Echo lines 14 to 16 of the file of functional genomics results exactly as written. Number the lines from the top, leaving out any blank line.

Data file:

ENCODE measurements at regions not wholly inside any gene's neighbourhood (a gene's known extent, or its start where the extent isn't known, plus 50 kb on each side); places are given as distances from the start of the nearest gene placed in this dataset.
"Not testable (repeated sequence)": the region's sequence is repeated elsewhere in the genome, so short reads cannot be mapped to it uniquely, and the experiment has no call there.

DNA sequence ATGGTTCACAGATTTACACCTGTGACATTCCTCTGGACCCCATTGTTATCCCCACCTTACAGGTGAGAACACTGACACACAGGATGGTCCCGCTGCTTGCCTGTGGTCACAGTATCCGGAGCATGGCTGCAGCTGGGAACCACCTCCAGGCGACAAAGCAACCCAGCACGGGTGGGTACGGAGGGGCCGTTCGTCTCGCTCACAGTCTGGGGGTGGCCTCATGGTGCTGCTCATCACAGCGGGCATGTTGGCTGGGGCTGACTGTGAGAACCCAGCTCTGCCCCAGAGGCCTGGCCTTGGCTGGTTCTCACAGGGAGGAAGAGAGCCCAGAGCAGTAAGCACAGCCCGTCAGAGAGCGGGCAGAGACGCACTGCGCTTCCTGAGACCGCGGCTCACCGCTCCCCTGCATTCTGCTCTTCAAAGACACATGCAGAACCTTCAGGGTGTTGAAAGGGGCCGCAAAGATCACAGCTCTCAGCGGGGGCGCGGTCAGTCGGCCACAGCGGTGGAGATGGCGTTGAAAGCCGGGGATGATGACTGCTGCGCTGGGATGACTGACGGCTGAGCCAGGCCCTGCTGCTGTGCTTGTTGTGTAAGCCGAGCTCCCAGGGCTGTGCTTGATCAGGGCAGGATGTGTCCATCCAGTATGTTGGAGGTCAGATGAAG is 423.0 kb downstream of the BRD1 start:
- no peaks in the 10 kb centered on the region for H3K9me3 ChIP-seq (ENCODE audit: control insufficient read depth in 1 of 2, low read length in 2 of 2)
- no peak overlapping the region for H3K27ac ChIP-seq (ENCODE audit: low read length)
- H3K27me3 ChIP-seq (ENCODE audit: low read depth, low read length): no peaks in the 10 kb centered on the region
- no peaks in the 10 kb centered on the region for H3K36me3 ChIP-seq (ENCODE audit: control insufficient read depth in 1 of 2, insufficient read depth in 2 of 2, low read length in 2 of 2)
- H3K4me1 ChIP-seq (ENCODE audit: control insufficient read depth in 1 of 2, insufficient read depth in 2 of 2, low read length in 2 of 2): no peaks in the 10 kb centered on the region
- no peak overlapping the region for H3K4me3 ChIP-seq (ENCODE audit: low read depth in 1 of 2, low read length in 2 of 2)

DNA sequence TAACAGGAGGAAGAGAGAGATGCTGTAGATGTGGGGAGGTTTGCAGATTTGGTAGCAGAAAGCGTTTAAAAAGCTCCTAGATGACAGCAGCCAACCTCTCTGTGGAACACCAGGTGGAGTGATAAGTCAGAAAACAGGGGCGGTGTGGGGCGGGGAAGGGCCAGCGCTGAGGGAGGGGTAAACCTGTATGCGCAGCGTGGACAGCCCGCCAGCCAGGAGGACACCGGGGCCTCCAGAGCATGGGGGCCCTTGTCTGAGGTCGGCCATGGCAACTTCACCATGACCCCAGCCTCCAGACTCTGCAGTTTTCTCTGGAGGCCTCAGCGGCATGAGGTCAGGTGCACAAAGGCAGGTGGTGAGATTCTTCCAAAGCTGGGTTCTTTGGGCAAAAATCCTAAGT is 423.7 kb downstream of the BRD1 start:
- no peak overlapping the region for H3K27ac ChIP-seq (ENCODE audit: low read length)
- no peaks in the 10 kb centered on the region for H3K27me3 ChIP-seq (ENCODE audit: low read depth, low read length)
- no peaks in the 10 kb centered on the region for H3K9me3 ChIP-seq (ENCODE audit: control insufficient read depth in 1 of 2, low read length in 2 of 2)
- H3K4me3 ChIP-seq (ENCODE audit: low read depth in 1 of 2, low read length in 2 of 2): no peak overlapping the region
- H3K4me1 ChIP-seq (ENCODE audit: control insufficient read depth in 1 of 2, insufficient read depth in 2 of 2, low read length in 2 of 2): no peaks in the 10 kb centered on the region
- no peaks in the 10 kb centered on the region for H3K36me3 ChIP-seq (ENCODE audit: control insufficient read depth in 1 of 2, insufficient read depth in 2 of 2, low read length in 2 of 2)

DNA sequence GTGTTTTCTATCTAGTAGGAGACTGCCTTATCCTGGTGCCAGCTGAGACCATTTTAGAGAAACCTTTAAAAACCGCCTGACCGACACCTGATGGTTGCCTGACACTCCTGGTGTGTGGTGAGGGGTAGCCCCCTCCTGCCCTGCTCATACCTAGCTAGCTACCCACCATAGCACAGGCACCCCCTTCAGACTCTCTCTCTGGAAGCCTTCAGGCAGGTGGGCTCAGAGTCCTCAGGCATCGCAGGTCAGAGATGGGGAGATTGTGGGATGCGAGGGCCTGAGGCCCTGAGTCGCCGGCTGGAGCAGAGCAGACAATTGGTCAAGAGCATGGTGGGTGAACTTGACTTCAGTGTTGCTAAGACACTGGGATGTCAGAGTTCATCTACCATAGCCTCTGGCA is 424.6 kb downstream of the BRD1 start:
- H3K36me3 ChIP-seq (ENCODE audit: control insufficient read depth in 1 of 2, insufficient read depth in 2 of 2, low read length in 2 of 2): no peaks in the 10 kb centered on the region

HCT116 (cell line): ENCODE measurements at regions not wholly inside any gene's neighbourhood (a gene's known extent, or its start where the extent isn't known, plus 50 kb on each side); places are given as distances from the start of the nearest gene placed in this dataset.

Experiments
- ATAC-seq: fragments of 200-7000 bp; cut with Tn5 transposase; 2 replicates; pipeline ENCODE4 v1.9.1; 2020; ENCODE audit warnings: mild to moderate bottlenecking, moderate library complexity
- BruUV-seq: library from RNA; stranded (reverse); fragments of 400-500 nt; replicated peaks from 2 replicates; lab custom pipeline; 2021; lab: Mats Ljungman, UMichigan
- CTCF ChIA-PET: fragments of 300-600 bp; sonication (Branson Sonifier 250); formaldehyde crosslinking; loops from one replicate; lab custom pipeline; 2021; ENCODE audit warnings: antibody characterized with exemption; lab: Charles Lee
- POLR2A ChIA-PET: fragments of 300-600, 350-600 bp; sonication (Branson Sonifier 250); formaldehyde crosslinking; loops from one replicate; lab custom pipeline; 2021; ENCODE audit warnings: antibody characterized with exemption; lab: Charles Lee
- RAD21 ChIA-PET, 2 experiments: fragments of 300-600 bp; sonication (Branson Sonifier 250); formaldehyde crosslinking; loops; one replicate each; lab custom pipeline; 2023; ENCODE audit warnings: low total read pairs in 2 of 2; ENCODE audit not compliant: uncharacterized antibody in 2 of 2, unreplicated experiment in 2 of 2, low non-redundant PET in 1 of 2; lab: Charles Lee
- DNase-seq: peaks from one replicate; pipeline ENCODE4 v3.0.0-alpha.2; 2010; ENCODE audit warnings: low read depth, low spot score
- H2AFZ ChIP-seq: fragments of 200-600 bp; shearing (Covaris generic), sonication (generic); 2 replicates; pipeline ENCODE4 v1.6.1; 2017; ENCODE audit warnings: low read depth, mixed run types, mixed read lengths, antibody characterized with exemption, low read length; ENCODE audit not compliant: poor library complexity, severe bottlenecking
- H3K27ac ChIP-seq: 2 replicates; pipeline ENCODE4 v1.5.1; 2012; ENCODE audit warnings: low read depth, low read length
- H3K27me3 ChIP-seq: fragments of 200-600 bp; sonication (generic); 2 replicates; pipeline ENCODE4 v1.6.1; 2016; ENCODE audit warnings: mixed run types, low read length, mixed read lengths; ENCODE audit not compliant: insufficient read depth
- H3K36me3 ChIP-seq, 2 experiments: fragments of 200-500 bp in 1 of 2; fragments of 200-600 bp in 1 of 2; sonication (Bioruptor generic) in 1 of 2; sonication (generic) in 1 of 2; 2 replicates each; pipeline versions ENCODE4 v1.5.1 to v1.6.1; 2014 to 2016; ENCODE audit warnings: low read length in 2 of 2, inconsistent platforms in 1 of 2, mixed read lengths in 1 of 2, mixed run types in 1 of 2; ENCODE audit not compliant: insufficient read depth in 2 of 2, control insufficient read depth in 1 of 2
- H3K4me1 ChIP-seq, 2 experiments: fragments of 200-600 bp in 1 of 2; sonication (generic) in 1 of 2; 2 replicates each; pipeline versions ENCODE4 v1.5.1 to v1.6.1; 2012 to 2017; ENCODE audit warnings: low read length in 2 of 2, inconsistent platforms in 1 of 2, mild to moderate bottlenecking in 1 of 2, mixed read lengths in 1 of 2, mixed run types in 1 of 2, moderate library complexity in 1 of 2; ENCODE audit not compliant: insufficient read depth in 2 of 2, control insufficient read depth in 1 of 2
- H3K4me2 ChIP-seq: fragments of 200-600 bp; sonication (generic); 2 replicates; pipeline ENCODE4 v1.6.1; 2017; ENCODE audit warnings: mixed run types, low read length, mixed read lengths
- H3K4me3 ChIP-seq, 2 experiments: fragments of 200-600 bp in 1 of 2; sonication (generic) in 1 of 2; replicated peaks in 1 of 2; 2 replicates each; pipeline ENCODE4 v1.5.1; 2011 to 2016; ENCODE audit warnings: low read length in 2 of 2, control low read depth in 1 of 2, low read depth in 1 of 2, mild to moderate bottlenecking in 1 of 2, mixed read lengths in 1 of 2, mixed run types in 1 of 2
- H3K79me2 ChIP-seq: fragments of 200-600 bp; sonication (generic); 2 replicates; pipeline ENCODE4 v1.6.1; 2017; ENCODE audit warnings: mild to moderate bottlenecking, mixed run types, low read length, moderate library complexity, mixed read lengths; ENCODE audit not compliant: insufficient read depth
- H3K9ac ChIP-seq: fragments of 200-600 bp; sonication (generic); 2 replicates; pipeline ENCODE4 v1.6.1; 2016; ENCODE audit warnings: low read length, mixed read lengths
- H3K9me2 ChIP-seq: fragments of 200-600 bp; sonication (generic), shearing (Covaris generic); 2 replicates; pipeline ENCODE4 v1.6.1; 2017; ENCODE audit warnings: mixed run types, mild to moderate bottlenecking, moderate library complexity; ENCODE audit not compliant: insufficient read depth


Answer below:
- H3K4me3 ChIP-seq (ENCODE audit: low read depth in 1 of 2, low read length in 2 of 2): no peak overlapping the region
- H3K4me1 ChIP-seq (ENCODE audit: control insufficient read depth in 1 of 2, insufficient read depth in 2 of 2, low read length in 2 of 2): no peaks in the 10 kb centered on the region
- no peaks in the 10 kb centered on the region for H3K36me3 ChIP-seq (ENCODE audit: control insufficient read depth in 1 of 2, insufficient read depth in 2 of 2, low read length in 2 of 2)